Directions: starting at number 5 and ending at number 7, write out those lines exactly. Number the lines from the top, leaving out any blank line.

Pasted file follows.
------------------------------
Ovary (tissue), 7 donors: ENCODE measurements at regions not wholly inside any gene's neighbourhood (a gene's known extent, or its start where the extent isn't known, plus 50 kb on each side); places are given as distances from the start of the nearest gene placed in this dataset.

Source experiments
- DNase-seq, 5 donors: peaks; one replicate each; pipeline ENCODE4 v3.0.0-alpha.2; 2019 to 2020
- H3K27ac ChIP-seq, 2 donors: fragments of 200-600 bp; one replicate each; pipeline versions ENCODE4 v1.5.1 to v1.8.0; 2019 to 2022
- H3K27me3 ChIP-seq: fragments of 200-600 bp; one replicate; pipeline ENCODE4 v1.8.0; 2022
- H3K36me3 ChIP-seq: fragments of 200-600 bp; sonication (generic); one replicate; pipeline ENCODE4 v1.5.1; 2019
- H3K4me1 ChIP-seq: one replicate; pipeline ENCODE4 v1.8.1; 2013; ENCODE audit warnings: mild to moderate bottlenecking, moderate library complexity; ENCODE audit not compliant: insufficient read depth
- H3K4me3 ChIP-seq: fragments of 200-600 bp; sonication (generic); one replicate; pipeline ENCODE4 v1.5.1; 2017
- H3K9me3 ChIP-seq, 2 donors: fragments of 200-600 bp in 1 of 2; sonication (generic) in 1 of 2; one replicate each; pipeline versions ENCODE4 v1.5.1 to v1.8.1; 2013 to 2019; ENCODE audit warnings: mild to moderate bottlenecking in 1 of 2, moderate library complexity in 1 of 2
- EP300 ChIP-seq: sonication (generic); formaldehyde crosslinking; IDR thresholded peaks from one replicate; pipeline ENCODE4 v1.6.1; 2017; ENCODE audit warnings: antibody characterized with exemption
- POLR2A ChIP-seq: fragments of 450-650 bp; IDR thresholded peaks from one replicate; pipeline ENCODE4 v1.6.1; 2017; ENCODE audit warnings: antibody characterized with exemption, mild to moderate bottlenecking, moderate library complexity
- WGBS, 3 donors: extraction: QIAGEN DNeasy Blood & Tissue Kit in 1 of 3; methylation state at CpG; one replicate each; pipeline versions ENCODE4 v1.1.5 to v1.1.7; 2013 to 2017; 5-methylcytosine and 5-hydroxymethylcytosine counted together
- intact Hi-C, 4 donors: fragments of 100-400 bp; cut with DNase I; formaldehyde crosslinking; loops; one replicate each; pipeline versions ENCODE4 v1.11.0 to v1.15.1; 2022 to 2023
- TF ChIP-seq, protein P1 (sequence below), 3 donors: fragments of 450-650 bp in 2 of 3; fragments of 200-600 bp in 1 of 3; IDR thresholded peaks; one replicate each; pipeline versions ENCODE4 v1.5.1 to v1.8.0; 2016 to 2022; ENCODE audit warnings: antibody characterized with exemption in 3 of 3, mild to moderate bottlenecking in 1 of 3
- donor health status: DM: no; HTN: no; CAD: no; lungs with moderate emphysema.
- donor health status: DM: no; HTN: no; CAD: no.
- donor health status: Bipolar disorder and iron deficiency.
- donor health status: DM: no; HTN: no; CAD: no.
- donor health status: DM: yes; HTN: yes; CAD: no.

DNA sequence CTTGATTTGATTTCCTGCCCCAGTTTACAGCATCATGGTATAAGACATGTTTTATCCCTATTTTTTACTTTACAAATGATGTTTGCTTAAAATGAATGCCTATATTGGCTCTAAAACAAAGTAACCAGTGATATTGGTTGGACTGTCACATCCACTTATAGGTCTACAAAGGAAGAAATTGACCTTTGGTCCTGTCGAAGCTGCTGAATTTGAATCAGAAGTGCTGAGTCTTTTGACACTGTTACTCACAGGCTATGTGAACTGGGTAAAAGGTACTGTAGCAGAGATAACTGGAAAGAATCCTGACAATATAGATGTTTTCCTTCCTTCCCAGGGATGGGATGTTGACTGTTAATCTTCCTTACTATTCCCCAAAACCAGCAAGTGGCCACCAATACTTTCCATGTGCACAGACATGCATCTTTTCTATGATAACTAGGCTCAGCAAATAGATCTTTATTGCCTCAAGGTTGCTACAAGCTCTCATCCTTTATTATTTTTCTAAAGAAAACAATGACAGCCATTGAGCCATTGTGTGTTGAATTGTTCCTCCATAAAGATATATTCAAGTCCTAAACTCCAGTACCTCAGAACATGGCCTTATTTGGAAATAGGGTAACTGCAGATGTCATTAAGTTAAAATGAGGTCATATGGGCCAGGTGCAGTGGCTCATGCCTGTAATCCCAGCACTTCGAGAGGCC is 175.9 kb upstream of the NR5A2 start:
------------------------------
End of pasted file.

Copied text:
- H3K27me3 ChIP-seq: fragments of 200-600 bp; one replicate; pipeline ENCODE4 v1.8.0; 2022
- H3K36me3 ChIP-seq: fragments of 200-600 bp; sonication (generic); one replicate; pipeline ENCODE4 v1.5.1; 2019
- H3K4me1 ChIP-seq: one replicate; pipeline ENCODE4 v1.8.1; 2013; ENCODE audit warnings: mild to moderate bottlenecking, moderate library complexity; ENCODE audit not compliant: insufficient read depth